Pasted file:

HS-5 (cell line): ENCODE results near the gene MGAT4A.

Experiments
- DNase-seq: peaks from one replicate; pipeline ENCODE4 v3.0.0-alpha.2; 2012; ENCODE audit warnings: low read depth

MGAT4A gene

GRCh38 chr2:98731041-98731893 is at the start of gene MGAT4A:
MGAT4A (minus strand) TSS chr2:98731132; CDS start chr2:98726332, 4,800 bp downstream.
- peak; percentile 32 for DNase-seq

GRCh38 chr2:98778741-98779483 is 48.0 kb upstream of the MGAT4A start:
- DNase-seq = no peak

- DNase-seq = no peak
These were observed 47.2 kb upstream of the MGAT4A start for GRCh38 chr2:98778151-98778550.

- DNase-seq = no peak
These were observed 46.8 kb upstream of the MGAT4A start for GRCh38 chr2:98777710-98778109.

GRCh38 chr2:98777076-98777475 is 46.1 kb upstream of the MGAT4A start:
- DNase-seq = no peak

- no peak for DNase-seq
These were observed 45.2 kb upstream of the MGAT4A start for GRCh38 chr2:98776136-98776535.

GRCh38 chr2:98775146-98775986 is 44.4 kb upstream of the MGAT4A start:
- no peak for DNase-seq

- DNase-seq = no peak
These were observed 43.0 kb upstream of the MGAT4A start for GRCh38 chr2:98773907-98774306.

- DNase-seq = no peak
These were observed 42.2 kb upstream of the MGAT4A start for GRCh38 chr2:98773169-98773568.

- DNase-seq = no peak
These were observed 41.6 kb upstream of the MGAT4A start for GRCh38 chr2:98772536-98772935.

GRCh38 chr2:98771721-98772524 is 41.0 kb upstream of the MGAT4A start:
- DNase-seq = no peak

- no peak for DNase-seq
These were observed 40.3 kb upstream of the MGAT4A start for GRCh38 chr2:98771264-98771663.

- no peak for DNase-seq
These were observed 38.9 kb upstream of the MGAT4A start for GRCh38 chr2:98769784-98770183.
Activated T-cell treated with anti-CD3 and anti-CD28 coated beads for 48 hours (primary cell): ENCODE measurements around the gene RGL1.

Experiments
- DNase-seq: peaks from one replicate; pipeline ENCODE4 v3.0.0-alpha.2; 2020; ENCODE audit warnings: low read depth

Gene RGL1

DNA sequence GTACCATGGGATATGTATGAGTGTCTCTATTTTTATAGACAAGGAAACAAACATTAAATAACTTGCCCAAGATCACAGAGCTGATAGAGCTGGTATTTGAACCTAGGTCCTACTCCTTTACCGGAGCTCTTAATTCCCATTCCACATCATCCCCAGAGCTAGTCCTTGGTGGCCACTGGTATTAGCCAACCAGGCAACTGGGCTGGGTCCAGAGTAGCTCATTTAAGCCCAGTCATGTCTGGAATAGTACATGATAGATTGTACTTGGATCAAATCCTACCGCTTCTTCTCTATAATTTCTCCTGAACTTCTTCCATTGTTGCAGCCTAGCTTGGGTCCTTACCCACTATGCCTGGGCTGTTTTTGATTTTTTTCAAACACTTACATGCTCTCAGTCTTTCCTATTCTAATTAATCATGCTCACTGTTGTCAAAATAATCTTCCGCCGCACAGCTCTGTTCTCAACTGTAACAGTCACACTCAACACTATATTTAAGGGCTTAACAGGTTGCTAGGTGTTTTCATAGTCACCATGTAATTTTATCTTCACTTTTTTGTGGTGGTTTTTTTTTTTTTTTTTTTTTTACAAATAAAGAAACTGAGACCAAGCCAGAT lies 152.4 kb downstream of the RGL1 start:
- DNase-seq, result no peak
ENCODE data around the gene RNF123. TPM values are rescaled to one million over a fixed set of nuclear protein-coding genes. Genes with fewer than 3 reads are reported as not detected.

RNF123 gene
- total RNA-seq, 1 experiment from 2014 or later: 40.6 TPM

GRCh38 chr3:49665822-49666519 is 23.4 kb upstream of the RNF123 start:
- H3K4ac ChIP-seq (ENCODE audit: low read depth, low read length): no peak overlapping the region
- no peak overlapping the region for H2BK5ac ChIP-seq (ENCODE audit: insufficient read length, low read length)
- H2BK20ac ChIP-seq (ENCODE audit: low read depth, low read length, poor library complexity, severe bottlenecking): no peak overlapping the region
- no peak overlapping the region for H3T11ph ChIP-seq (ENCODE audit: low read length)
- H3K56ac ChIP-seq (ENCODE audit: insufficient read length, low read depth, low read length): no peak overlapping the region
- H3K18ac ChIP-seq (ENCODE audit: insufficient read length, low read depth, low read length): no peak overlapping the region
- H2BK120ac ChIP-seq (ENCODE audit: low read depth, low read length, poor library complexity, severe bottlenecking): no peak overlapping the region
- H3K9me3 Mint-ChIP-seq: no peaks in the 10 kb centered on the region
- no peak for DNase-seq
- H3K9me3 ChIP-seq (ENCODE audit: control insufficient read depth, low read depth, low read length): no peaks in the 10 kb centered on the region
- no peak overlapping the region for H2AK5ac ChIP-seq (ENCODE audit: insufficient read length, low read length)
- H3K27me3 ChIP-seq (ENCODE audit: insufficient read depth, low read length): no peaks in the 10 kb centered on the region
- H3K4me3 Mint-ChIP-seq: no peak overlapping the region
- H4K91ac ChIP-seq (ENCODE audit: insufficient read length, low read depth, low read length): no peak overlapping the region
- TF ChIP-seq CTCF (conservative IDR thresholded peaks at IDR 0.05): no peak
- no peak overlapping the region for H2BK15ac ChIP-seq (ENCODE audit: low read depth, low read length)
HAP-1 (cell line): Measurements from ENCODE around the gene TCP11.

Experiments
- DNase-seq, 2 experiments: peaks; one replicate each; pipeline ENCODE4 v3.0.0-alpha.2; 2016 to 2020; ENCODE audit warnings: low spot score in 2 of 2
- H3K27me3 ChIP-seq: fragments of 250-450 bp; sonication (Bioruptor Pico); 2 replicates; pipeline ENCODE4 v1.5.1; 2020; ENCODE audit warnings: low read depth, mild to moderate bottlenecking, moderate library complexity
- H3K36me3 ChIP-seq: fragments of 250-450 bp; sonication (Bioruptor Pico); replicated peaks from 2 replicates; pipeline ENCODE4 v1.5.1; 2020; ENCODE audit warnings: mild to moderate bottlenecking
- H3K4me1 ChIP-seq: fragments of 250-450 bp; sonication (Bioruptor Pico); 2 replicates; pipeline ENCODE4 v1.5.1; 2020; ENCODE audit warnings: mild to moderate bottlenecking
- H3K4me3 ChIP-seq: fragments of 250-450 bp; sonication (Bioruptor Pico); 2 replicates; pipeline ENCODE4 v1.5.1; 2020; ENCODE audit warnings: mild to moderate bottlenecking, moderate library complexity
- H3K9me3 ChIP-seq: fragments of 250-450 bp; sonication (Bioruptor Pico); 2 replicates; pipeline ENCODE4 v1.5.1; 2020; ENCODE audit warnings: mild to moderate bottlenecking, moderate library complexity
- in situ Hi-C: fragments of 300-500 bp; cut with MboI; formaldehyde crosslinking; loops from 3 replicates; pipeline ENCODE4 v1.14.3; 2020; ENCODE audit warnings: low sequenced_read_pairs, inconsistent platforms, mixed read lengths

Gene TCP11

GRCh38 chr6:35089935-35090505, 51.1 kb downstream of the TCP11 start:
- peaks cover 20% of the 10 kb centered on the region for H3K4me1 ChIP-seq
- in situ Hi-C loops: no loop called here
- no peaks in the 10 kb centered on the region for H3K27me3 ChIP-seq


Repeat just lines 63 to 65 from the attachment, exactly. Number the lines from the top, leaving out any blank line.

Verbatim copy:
- H3K4me1 ChIP-seq: fragments of 250-450 bp; sonication (Bioruptor Pico); 2 replicates; pipeline ENCODE4 v1.5.1; 2020; ENCODE audit warnings: mild to moderate bottlenecking
- H3K4me3 ChIP-seq: fragments of 250-450 bp; sonication (Bioruptor Pico); 2 replicates; pipeline ENCODE4 v1.5.1; 2020; ENCODE audit warnings: mild to moderate bottlenecking, moderate library complexity
- H3K9me3 ChIP-seq: fragments of 250-450 bp; sonication (Bioruptor Pico); 2 replicates; pipeline ENCODE4 v1.5.1; 2020; ENCODE audit warnings: mild to moderate bottlenecking, moderate library complexity